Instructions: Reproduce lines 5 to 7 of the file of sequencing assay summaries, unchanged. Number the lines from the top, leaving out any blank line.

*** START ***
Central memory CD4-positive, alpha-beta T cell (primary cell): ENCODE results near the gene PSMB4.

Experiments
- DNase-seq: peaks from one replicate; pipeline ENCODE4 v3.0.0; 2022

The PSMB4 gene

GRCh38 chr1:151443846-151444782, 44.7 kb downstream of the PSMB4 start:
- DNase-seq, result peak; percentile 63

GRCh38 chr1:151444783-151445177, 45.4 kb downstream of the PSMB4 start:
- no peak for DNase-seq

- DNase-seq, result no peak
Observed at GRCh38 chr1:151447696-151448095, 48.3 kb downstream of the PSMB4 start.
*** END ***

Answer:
GRCh38 chr1:151443846-151444782, 44.7 kb downstream of the PSMB4 start:
- DNase-seq, result peak; percentile 63

GRCh38 chr1:151444783-151445177, 45.4 kb downstream of the PSMB4 start: